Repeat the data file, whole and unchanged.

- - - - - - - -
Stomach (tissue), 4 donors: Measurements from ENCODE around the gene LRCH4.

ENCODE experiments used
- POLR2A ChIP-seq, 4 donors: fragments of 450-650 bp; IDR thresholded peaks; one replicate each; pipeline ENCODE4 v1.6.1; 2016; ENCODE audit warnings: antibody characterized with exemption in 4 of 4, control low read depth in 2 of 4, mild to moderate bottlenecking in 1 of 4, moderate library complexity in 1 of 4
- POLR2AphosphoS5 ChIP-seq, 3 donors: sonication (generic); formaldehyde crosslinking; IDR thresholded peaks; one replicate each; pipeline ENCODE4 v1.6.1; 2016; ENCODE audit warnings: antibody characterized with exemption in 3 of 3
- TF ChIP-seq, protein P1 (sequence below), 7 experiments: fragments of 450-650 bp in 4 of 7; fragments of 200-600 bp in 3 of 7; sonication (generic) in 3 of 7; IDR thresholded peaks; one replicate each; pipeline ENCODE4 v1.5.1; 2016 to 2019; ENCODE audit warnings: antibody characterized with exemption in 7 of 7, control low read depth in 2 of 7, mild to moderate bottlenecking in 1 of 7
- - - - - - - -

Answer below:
Stomach (tissue), 4 donors: Measurements from ENCODE around the gene LRCH4.

ENCODE experiments used
- POLR2A ChIP-seq, 4 donors: fragments of 450-650 bp; IDR thresholded peaks; one replicate each; pipeline ENCODE4 v1.6.1; 2016; ENCODE audit warnings: antibody characterized with exemption in 4 of 4, control low read depth in 2 of 4, mild to moderate bottlenecking in 1 of 4, moderate library complexity in 1 of 4
- POLR2AphosphoS5 ChIP-seq, 3 donors: sonication (generic); formaldehyde crosslinking; IDR thresholded peaks; one replicate each; pipeline ENCODE4 v1.6.1; 2016; ENCODE audit warnings: antibody characterized with exemption in 3 of 3
- TF ChIP-seq, protein P1 (sequence below), 7 experiments: fragments of 450-650 bp in 4 of 7; fragments of 200-600 bp in 3 of 7; sonication (generic) in 3 of 7; IDR thresholded peaks; one replicate each; pipeline ENCODE4 v1.5.1; 2016 to 2019; ENCODE audit warnings: antibody characterized with exemption in 7 of 7, control low read depth in 2 of 7, mild to moderate bottlenecking in 1 of 7